Egypt's seventh Shopping and Tourism Festival has proven to be a boon for the economy, Eman Youssef
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Customers seeking low prices converged on outlets that participted in the festival photo: Mohamed Moss'ad
Egypt's Shopping and Tourism Festival started on 20 July and aims to provide a business platform for tourism-related industries and more excitement for shoppers and tourists. Ahmed El-Maghrabi, minister of tourism, promised the one-month festival would extend beyond the delights of shopping to include "entertainment and celebrations that create an unforgettable total experience for visitors".
The festival was organised by the Ministry of Tourism in cooperation with the Ministry of Supply and Internal Trade and the Federation of Egyptian Industries. Nearly 4,200 outlets are participating, some of which stay open until 10pm, to tie in with the late-night shopping and dinning theme.
Ten governorates, including Cairo, Giza, Alexandria, Red Sea, Luxor, and Ismailia are participating in the festival. Some 400 hotels, 266 restaurants and 98 travel companies are competing over the highest discounts and the best service. The shopping festival is poised to boost the national economy by promoting the trade and services sectors, according to Hassan Khedr, minister of supply and internal trade.
Tourism has become one of the major hard currency resources, according to Mohamed Saleh, chairman of the General Organisation for International Exhibitions and Fairs (GOIEF). "The Tourism and Shopping Festival is one of the events that demonstrates organised coordination among the state's establishments in a bid to establish Egypt among the world's elite tourist destinations," Saleh said.
According to El-Maghrabi, there was a 23 per cent increase in the number of tourists, higher than the ministry's projections. He stressed that Egypt needs increased investment in tourism, trade and marketing cultures.
Hurghada has been able to establish itself at the forefront of the travel and tourism industry in the region, according to Saad Abu Reda, governor of the Red Sea. Within the last few years, its fine-tuned promotional machinery has become such a successful industry that the Red Sea governorate now has the envious reputation of being the top Arab tourist destination. He added that the festival has contributed to the rise in the number of tourists.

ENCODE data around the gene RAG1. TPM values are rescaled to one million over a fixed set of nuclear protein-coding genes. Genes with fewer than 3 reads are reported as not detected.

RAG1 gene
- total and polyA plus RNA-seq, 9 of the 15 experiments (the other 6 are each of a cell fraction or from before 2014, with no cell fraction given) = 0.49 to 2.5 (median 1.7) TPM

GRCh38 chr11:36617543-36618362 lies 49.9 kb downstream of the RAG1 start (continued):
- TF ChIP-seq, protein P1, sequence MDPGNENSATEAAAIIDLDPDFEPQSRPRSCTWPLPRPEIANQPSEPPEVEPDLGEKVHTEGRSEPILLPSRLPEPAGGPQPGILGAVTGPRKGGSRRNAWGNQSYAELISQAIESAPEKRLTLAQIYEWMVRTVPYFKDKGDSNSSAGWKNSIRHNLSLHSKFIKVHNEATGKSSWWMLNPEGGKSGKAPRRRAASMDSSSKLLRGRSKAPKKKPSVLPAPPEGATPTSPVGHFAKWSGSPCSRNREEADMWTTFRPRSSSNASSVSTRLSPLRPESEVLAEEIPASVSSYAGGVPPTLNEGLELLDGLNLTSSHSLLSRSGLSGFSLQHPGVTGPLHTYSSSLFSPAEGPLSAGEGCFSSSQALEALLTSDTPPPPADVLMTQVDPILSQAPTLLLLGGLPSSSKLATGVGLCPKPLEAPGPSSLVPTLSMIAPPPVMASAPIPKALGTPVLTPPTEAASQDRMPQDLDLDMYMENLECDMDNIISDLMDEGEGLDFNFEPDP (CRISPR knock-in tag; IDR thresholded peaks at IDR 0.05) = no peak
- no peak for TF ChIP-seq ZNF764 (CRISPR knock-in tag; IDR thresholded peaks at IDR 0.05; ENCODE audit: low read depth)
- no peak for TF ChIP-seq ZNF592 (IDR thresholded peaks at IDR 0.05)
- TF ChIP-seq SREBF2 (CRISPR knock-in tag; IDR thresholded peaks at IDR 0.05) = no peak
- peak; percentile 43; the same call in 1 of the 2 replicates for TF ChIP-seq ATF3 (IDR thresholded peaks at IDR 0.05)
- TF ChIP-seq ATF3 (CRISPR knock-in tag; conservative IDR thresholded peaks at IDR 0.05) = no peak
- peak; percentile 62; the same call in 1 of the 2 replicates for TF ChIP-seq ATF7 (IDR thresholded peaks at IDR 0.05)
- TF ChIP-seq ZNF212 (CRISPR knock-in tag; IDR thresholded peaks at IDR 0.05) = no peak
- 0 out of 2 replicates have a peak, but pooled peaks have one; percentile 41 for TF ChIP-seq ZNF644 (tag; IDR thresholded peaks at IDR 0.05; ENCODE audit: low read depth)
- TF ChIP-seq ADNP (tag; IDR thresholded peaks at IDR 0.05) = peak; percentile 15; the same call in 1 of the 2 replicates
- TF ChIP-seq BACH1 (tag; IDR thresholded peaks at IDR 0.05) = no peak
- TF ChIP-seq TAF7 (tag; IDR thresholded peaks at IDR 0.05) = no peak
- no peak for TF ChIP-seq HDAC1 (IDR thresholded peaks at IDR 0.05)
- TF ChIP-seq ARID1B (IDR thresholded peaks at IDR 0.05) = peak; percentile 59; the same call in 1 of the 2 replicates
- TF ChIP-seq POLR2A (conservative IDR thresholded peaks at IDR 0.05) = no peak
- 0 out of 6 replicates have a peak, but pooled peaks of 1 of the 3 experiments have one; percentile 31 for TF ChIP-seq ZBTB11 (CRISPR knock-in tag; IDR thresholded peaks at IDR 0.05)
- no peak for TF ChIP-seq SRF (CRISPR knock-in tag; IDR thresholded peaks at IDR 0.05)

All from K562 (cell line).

Prices are often cut as much as 10 to 50 per cent during the month-long shopping festival. The festival brought in high figures across key tourism indicators, such as visitor numbers, hotel revenues and retail growth, according to El-Maghrabi. "Egypt's Shopping Festival in particular, has surpassed local, regional and international expectations by attracting an international clientele from diverse regions in the world," Saleh said.
The festival was pitched to succeed. "Our shop achieved a 27 per cent increase in profits over last year," said Mohamed Badr, a garment shop owner. Badr added that the coordination with school holidays substantially contributed to the increase in the number of shoppers.
A plethora of bargains and discounts is available at the festival. Wael Zaki, a Hotels and Tourism Academy graduate, said he prefers to buy his goods from outlets that participate in the festival. "I know where the discounts are available and where I may be eligible for a prize." The festival is also equipped with multiple telephone lines to guide visitors 24 hours a day.